Resolving landscape level highway impacts on the Florida black bear and other listed wildlife species
- Author(s): Neal, Letitia;
- Gilbert, Terry;
- Eason, Thomas;
- Grant, Lisa;
- Roberts, Tom
- et al.
District Five of the Florida Department of Transportation (FDOT) is a nine-county area totaling about 5.6 million acres in east central Florida. District Five had the greatest population growth in Florida during the past 10 years, and FDOT has initiated a major long-term program for highway expansion and improvements to accommodate this growth. The Ocala and St. Johns River black bear populations are found in District Five, and account for greater than 50 percent of the statewide bear roadkill since 1976. Highway capacity improvements are planned for many highways that are currently sustaining high bear roadkill levels. This inherent conflict between highways and wildlife has resulted in considerable opposition and long-term delays to FDOT’s efforts to accomplish planned highway improvements.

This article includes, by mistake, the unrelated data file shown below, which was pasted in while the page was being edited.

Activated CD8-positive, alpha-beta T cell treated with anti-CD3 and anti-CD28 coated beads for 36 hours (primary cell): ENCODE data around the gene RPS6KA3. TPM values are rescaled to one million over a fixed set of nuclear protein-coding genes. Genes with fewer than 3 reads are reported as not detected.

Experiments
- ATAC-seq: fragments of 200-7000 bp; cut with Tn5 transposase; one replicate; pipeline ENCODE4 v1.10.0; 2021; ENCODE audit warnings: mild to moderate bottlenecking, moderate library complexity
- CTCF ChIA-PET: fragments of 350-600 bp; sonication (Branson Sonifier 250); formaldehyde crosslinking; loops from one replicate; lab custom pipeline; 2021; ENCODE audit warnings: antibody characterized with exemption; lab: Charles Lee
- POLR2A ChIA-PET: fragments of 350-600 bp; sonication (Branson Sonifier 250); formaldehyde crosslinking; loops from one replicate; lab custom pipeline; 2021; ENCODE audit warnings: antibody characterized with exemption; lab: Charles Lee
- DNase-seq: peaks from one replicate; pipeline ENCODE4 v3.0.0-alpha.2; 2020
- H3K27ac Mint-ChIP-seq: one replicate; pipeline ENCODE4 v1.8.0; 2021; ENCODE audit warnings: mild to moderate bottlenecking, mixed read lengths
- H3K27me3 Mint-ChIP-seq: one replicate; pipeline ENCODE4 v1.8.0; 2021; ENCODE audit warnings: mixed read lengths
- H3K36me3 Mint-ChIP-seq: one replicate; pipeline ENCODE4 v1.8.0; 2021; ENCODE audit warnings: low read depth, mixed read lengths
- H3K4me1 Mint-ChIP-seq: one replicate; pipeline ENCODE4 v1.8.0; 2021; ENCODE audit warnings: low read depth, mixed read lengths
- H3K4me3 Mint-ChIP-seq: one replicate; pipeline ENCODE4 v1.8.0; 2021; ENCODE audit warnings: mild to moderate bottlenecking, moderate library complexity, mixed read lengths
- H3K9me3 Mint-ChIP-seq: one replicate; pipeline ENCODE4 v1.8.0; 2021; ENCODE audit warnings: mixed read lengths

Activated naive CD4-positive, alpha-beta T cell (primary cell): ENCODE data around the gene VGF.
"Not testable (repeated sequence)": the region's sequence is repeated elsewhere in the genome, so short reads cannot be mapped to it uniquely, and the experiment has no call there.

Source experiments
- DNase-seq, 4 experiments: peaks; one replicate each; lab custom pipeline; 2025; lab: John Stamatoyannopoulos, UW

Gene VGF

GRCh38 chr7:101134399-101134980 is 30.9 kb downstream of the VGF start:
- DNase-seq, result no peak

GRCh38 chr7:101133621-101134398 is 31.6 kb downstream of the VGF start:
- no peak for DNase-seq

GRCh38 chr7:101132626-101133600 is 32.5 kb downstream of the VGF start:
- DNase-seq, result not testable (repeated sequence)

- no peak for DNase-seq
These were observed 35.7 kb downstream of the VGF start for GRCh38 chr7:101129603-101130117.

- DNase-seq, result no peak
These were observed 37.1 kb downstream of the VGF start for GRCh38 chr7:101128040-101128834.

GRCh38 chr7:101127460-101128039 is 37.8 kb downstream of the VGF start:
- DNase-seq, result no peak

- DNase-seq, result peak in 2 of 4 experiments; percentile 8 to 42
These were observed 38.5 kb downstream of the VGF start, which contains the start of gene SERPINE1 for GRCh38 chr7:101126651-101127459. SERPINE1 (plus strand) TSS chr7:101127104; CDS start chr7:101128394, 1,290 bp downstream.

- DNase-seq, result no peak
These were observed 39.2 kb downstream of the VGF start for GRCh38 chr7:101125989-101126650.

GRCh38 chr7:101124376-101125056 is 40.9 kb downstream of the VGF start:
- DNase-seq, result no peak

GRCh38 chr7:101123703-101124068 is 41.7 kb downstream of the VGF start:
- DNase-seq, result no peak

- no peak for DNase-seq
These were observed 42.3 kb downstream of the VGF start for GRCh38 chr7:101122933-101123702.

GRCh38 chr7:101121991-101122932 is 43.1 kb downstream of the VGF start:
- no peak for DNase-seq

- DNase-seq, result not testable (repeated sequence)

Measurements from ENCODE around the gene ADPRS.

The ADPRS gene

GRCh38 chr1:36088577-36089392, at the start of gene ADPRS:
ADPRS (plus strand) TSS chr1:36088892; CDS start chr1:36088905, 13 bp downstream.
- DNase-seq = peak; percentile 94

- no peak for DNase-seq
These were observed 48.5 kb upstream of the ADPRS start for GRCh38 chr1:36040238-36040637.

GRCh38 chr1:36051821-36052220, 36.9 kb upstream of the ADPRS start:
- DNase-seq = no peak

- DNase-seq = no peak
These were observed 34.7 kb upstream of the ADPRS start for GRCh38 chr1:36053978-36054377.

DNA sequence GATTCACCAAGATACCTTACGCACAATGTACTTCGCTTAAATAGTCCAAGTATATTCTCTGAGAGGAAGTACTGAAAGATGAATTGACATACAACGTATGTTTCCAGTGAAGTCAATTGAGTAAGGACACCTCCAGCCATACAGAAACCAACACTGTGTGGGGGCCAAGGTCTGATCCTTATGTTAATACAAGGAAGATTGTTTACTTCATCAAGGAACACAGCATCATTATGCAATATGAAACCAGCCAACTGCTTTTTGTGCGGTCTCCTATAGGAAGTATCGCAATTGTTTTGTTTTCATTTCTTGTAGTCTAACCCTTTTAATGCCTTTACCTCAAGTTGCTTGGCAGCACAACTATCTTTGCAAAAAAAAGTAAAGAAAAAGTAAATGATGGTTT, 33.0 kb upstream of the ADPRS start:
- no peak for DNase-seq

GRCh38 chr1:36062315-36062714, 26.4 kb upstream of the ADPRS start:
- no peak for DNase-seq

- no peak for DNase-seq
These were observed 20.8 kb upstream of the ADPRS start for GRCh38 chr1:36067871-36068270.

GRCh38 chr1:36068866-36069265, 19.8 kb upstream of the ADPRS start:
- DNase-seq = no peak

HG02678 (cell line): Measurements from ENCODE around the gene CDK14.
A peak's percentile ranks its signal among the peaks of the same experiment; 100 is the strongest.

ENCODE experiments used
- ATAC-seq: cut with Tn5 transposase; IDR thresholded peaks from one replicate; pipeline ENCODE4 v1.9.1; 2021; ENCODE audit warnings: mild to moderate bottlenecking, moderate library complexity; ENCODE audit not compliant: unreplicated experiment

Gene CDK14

This paper presents results of the successful resolution of fish and wildlife resource issues associated with the proposed six-laning of Interstate 4 (I-4), a major east-west transportation corridor that bisects regionally important habitat systems in east central Florida. Based on the results of an Environmental Assessment completed for the Federal Highway Administration in 2000, FDOT has completed design plans for two large wildlife underpasses, and a wildlife overpass, which will be constructed along a six-mile corridor of public lands in the area of Tiger Bay State Forest in Volusia County. Major issues which were addressed included: bear roadkills and habitat connectivity; impacts to public land; direct and secondary habitat loss; recreational access; and restoring historical hydrological connections originally severed by I-4 in the early 1960’s. Key considerations involved in the planning, design, cost, and siting of the structures, and the animal-proof funnel fencing. Landscape-level mitigation for project habitat loss was also facilitated through a coordinated effort by the St. Johns River Water Management District and FDOT in the acquisition of over $8 million of public land identified in FWC’s Integrated Wildlife Habitat Ranking System maps. This paper highlights the need for interagency coordination in acquiring public land to re-establish habitat connectivity to enhance long-term protection and management opportunities for the black bear and other listed species when dealing with highway impacts.